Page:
Food and eating become a matter of ethics when the choices made regarding them affect more than just the consumer making the choices. So argue moral philosopher Peter Singer, author of the modern animal rights herald Animal Liberation, and animal activist Jim Mason, co-writer with Singer on the 1980 work Animal Factories, in The Ethics of What We Eat: Why Our Food Choices Matter. Since the 1970s, consumer awareness of what goes into the food we eat has swelled, and major chains and companies have enacted change in response, but Singer and Mason, writing in 2006, demonstrate that the food industry still fails in many ways – and current practice and consumers’ engagement with them are harming people, animals, and the environment in devastating ways.
The Ethics of What We Eat builds its case off the grocery shopping experiences of three American families who fall into three “camps”: Standard American Diet, Conscientious Omnivores, and Veg*ns. Singer and Mason accordingly divide the study into three parts, beginning each with an introduction to the family “representing” the eating pattern, a typical grocery trip for that family, and their motivations for eating the way they do. The grocery lists of the family provide Singer and Mason an easy transition to discussions on particular foods and aspects of 20th and 21st century food production.
For example, representing the Standard American Diet are the Nierstheimers, a family of four in Arkansas. In their weekly groceries they included a packet of Oscar Meyer bacon and a jug of Coleman Dairy milk. From these purchases Singer and Mason launch into an in-depth look at the meat and dairy industries, tracking down the origins of the products that the Nierstheimers purchased and the production conditions of the bacon and milk. Among the purchases of the vegans, the Farbs in Kansas, is a package of organic tofu and a bag of organic lemons, which segues into a look at the logistics and impact of organic farming and agriculture.
Following on this model, Singer and Mason address issues that include:
- animal husbandry and fishing in the industrialized world
- the harm that the all-too-common concentrated animal feeding units wreak on the animals in them and neighborhoods both adjacent to and long separated from them
- worker and environment exploitation that has created the perception of cheap food
- the meaning of labels like “Animal Care Certified”, “Certified Humane”, and “All Natural”
- the pros and cons of eating local versus organic or imported
- the idea behind fair trade and to what extent it fulfills what it advertises
- at the conclusion of the Vegans section, the ethics of eating animal products in general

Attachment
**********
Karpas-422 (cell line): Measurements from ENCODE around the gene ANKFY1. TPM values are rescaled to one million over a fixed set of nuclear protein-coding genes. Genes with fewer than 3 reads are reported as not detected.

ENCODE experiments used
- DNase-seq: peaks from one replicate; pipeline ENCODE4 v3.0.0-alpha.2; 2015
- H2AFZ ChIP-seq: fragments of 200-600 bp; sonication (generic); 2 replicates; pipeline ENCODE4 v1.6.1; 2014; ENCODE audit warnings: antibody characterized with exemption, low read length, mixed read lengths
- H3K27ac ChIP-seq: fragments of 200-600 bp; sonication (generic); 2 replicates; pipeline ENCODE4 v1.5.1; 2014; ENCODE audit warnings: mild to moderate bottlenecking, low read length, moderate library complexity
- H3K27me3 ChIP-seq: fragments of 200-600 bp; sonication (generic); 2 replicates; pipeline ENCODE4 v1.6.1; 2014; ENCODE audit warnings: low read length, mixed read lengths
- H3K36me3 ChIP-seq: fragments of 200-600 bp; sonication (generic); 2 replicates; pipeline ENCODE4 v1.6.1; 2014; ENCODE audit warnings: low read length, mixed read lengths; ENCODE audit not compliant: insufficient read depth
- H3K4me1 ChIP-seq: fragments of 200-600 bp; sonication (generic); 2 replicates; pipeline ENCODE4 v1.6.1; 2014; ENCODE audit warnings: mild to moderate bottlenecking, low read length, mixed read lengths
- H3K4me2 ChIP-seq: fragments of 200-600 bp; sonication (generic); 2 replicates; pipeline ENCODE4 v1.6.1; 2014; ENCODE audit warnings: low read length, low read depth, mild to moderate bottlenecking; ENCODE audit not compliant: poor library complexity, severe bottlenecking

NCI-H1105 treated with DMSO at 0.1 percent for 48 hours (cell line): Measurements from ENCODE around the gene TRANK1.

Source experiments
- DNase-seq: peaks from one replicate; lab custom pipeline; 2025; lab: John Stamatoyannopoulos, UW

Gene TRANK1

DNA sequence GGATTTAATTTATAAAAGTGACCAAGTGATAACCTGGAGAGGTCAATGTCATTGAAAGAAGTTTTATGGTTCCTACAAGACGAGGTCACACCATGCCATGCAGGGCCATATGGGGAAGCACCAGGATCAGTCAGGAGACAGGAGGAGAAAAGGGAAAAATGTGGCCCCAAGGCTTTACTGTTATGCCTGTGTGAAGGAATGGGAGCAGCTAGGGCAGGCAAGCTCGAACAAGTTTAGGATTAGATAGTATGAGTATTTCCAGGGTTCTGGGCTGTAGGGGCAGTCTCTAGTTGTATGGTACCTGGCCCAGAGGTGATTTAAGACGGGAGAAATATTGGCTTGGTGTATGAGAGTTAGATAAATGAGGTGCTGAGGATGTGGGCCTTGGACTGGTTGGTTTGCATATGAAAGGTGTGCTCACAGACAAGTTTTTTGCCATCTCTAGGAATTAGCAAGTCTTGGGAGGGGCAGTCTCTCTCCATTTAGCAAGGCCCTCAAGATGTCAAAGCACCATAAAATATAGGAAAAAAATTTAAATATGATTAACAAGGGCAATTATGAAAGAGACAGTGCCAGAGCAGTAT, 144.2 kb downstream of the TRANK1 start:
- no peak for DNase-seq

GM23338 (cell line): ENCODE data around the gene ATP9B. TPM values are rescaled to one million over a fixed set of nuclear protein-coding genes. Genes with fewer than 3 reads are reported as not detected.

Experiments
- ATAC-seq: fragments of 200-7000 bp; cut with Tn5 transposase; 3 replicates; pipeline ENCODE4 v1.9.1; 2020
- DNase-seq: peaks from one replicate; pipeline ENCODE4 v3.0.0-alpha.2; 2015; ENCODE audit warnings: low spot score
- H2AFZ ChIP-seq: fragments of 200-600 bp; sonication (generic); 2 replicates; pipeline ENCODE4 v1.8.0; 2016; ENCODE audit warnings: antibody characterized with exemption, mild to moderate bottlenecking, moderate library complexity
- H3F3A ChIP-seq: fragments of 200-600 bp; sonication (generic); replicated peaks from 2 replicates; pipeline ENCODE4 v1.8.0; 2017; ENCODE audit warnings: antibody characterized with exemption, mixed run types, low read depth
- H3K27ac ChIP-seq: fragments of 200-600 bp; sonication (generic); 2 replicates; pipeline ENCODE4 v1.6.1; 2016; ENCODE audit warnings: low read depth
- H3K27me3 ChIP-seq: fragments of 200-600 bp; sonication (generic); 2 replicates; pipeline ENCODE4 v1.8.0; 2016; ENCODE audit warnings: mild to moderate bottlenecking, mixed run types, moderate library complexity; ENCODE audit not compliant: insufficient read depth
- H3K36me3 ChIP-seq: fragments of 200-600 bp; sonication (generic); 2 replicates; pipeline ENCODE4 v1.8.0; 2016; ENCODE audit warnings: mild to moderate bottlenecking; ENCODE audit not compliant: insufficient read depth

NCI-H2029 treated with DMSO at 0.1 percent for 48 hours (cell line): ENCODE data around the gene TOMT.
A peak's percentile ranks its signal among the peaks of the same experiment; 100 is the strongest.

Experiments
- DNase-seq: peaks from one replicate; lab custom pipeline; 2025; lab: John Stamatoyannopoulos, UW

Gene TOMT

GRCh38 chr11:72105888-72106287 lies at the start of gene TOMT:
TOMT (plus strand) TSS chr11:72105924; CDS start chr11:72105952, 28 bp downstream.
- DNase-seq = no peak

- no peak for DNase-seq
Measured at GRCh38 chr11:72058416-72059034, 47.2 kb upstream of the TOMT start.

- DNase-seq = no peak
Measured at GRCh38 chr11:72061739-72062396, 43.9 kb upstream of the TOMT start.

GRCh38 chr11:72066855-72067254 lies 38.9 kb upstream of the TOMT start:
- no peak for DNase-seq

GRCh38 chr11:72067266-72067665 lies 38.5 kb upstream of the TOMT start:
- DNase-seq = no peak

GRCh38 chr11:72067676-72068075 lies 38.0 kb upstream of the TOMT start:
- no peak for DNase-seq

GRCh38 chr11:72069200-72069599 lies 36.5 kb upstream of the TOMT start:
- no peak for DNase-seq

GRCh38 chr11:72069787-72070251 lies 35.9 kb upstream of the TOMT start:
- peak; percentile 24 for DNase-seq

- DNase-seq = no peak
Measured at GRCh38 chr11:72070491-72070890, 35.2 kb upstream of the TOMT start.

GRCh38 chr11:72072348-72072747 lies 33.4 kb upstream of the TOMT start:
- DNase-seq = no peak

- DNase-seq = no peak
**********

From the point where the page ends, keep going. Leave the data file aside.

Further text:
Interspersed in their investigations of these primary matters are histories of stores like Whole Foods and restaurants like Chipotle, narratives on the evolution of standards that aim to improve food industry conditions and consequences, wanderings into nutrition science, economic considerations of the food industry (e.g. how a farmer in Africa may benefit more from the $1000 that an American buys of his imported produce than a farmer in America would from the $1000 spent on his local produce), and snapshots of regions that irresponsible production management have marred. Some of Singer and Mason’s evaluations, such as the effect that intensive factory farming has climate, are expected; others, like their suggestion that buying imported tomatoes could sometimes be more environmentally friendly than buying local tomatoes, are surprising.
The New York Times called The Ethics of What We Eat “vital, urgent, and disturbing.” Supported by first-hand accounts from the workers directly involved in food production, statements from agencies who “make the rules”, and social and scientific data on how our food choices tumble into our lives beyond the kitchen table, Singer and Mason thoughtfully illuminate what food has become in the modern world – and what consumers can do to change it for the better. I highly recommend this book for anyone willing to dig into the messy parts of the food industry and discover how to best vote with their dollar.
Note that as this book was published in 2006, some of the information does not reflect current legislation or individual company policies. For example, at the time of writing the USDA organic standards did not require that livestock have a minimum of 120 days of pasture a year. Singer and Mason note that the Department of Agriculture was only considering this policy at the time. Today, the standards include the 120-day pasture requirement. Such changes notwithstanding, the animal and worker abuses and environmental ramifications that they highlight do, unfortunately, in large part continue.